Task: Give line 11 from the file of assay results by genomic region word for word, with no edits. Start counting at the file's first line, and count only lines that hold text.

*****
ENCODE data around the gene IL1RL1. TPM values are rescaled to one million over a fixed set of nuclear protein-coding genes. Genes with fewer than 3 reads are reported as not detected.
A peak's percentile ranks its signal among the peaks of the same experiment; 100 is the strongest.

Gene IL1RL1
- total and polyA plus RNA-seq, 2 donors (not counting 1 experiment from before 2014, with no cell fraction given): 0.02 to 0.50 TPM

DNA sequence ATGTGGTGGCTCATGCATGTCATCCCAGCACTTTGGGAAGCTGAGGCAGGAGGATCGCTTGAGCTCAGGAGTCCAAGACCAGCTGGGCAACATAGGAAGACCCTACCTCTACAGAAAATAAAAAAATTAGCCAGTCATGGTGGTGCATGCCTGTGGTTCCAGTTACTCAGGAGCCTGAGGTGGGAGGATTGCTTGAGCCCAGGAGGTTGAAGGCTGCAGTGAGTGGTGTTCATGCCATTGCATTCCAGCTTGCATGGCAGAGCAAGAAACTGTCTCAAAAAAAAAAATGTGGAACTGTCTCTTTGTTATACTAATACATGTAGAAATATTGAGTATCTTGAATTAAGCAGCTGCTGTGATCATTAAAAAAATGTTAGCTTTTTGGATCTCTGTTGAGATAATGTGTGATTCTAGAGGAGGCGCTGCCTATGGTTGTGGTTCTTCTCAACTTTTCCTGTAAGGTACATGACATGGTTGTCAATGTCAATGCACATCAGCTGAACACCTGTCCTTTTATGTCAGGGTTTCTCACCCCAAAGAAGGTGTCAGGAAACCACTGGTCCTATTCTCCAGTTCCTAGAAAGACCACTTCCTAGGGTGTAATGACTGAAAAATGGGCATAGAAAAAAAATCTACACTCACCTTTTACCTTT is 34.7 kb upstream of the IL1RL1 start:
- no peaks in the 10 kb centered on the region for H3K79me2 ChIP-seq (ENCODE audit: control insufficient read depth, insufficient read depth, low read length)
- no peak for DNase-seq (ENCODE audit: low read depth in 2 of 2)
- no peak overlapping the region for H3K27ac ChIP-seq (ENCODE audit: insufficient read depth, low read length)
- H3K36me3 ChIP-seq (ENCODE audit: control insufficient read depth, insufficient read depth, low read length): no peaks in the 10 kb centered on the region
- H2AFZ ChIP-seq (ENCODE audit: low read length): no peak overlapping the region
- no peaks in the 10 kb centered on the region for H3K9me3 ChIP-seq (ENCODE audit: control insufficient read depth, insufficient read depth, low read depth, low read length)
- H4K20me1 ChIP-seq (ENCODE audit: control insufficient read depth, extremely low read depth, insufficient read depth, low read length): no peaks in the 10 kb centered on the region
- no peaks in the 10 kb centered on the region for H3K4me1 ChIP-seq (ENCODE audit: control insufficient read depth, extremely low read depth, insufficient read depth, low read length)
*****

- no peaks in the 10 kb centered on the region for H3K9me3 ChIP-seq (ENCODE audit: control insufficient read depth, insufficient read depth, low read depth, low read length)